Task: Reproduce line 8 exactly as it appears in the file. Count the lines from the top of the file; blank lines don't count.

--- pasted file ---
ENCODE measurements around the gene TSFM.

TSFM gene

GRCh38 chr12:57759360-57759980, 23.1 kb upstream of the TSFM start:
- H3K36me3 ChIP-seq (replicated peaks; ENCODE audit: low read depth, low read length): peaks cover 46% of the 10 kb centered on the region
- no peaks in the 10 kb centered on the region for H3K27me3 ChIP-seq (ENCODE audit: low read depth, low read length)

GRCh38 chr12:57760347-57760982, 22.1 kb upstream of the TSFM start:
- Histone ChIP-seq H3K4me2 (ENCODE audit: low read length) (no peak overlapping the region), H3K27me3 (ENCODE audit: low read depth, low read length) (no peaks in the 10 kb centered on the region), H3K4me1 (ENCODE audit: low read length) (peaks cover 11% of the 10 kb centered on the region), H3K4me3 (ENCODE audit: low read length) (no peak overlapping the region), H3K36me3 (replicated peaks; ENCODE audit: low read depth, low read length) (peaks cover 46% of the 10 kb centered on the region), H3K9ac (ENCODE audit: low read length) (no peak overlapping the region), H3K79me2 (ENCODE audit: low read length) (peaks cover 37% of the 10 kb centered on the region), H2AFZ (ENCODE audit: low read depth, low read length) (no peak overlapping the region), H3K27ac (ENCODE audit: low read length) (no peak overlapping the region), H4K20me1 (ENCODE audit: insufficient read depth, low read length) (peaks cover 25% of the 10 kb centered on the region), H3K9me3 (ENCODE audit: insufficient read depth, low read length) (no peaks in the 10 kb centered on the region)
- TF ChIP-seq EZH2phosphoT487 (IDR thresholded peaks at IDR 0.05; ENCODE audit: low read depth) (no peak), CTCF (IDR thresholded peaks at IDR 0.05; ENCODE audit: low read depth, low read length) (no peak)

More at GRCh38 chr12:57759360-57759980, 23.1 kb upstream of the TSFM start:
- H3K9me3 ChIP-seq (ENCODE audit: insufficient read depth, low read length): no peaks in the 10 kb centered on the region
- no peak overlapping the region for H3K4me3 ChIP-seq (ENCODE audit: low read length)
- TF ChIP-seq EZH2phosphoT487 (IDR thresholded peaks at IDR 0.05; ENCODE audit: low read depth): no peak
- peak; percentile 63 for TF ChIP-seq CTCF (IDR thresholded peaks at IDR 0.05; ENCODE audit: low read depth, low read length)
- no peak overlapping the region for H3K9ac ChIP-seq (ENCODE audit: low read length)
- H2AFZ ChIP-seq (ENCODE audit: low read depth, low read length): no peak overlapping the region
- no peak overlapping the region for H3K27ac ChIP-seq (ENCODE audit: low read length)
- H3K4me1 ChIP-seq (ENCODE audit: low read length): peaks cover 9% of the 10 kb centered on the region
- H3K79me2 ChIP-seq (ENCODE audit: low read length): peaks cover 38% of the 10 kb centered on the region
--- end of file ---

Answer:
- TF ChIP-seq EZH2phosphoT487 (IDR thresholded peaks at IDR 0.05; ENCODE audit: low read depth) (no peak), CTCF (IDR thresholded peaks at IDR 0.05; ENCODE audit: low read depth, low read length) (no peak)